Growing Onions

Onions (Allium cepa) is a member of the Allium family and contains a number of sulfides that are similar to those found in garlic. Sulfides have antibacterial and anti-inflammatory actions that help to lower blood pressure and cholesterol, as well as helping to relieve colds, flu, sinus conditions and chest infections. It is these sulfides that also make you cry when chopping up onions.

Growing onions

Growing onions is straightforward, although they are one of the ‘longest’ crops, taking anything from 4-7 months from sowing to harvesting. This represents quite an investment in time, space and resources, but it means that you can grow varieties that are not always available in the supermarket. By July onions are halfway or more through their growing season, and it is from that point onwards that the crop really requires attention.

They need full sun and will grow in most types of soil. Seed can be sown in trays or in-situ, although trays may be easier to manage. The young seedlings transplant well.

Onions are generally disease and pest resistant, and although the growing period is long they just need regular watering, especially during the first few months of growth, and fertilising.


Success, however, depends on one thing: planting the right onion for the right area. Onions need a certain number of daylight hours and particular temperatures before they will begin to form bulbs.

There are ‘short day’ cultivars, others that are classified as ‘intermediate’, and still others as ‘long day’.

‘Short day’ cultivars such as ‘Texas Grano’, ‘Hanna’, ‘San’, ‘Shahar’ and ‘Red Creole’ are best planted in the area from Musina in the north down as far as Bloemfontein. The best sowing time is from February to the end of March.

‘Intermediate’ cultivars, such as ‘Australian Brown Skin’, are best sown from Kimberly downwards, including the Western Cape. The best sowing time is from April to the end of May.

‘Red Creole’ (short day) and ‘Hanna’ (hybrid) can also be grown in the areas suitable for intermediate cultivars – from Kimberly downwards, and again from April to the end of May.

If you don’t have a crop of onions in the ground at present then put it on your wish list – haul out your gardening diary and make a note of the best planting time in your region.

Fresh seed required

Onion seed tends to deteriorate as soon as a seed packet is opened, so it is necessary to buy fresh onion seed each year. If you have any seed left over from last year rather use it for spring onions so that a lower germination rate is not so disappointing. Spring onions are simply the seedling stage of bulb onions.


Set onions out in rows, with 15cm between the rows and 10cm between each plant in the row. Because onions have a shallow root system, they need space so that there isn’t competition for nutrients and water.

READ MORE: Need help with your veggies? Check out this list of frequently asked veggie questions and answers.

Soil requirements

Onions like soil that drains well. Heavy or clay soils should be avoided or made more friable with the addition of compost. Because onions are such a long crop, include an organic fertiliser (3:1:5) in the soil preparation. Once the bed has been tilled, rake it to remove any stones or clods of soil so that the texture is very fine. Don’t plant onions in a bed where other alliums have been grown in the past three years.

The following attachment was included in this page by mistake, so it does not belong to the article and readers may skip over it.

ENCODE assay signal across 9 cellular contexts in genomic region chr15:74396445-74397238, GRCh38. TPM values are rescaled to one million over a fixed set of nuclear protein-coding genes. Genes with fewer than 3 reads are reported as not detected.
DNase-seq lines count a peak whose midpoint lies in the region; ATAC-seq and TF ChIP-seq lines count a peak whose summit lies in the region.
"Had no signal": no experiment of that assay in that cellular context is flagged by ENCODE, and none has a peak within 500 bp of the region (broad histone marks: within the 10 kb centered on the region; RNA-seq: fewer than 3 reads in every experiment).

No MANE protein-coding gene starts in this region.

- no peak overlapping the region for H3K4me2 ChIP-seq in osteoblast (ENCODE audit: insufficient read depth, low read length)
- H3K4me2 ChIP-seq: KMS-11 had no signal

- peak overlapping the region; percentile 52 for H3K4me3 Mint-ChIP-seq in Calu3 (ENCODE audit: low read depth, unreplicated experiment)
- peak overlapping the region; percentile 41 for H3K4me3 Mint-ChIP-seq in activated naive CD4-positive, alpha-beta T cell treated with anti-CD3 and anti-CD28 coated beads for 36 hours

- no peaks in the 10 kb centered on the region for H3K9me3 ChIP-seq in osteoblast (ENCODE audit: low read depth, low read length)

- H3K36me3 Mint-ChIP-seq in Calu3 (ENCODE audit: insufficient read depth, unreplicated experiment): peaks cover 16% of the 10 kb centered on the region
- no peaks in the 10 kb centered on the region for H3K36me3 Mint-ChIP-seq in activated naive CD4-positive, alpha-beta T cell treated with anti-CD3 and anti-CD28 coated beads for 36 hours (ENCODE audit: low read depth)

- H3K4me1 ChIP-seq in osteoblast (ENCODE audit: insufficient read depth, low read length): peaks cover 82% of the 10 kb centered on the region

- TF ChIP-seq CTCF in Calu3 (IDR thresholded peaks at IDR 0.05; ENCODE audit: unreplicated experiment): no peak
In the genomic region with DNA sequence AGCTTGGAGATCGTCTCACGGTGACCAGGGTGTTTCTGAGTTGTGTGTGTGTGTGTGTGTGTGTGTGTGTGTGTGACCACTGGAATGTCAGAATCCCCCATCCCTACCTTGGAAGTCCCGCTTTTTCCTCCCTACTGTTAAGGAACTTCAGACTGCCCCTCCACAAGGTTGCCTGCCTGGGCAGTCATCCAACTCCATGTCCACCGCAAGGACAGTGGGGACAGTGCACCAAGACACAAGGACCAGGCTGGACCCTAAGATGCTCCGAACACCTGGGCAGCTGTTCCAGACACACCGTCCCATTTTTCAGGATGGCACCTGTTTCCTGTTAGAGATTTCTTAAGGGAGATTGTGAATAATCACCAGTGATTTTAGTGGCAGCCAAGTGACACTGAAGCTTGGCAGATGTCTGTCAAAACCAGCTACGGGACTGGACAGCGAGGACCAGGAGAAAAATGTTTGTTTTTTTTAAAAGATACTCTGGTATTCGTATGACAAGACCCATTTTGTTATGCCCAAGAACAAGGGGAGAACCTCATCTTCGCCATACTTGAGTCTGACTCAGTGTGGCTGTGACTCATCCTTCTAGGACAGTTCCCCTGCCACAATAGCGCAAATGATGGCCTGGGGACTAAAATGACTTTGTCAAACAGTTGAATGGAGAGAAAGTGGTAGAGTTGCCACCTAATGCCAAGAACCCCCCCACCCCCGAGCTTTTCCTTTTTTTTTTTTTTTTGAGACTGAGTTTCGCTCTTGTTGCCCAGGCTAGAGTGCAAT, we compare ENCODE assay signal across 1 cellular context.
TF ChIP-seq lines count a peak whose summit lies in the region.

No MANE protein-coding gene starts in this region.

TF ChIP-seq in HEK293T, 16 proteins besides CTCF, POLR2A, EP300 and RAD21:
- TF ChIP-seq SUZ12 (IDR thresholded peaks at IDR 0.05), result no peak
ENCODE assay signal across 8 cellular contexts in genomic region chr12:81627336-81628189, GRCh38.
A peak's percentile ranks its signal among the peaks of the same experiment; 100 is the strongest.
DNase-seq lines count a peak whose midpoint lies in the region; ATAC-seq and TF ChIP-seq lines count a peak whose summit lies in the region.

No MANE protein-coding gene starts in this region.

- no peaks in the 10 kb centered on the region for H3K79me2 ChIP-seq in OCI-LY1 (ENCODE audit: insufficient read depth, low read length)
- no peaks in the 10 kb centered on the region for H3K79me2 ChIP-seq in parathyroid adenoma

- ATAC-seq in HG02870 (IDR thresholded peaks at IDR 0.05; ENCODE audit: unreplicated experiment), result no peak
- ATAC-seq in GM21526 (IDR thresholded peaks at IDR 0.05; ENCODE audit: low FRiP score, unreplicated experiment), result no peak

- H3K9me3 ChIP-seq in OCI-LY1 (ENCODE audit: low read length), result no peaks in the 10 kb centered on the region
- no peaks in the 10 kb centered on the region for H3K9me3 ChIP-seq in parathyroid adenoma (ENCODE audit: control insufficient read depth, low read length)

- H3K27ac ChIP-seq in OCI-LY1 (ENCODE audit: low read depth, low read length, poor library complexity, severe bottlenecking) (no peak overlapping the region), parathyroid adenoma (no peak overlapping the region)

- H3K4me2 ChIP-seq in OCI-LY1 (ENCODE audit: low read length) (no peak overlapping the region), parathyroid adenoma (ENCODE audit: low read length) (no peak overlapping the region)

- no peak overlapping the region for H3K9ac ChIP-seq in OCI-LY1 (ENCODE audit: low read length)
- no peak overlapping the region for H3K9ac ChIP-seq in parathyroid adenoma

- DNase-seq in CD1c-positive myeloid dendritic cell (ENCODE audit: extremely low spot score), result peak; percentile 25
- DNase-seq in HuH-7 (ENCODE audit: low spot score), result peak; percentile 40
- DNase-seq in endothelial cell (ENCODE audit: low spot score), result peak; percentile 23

Watering onions

Water your onions regularly and well during the growing season and don’t let the soil dry out. Because the roots are shallow, they don’t need deep watering. Check to see how deep the roots go and water to that depth. Keep beds weed free so that the onions don’t have to compete for sunlight and nutrition.


Onions have high nutrient requirements and should be fertilised at regular intervals.

From August, as the weather starts to warm up, feed with a potassium-rich fertiliser like 3:1:5, or a liquid fertiliser. If the leaves start turning yellow at the tips it is an indication of a potassium shortage and not the onset of maturity. Do not use nitrogen-rich fertilisers as this can produce thicker necks, which don’t dry out properly and create an entry point for pathogens that can result in rotting later.

Harvesting onions

Generally, onions will indicate when they are ready for harvest. When the leaves start to turn yellow and fall over to one side it is an indication that the final phase of maturation has started, so taper off the watering. Once the majority of your onions have ‘fallen’ then dig them up and allow the leaves to dry out before storing the bulbs. If dug up before then the bulbs may not have formed sufficiently and they may not store successfully.

Great care needs to be taken when harvesting onions so that they have a long storage life. Onions are not as tough as they look and can be easily bruised or damaged when dug up.

Harvest schedule

Harvest times vary from region to region:

  • July to August in very warm, frost-free areas such as Musina, Lowveld, parts of KwaZulu-Natal, and Dendron.
  • September to October in warmer areas of Gauteng, North West, Limpopo and KwaZulu- Natal Midlands.
  • October to November in cooler areas of Gauteng, Free State and Northern Cape.
  • November to December in Western Cape.


Allow the bulbs to dry out before storing. Leave the onions on top of the beds for about two days to dry out in the sun. In very hot areas place straw or leaves over them to afford some protection from sunburn. If it is raining put the onions under cover to dry out. Once they have dried, store them in a cool, dry place where there is plenty of air movement.

READ MORE: Try making these spicy lamb burgers with raita and onion bhajis

The Gardener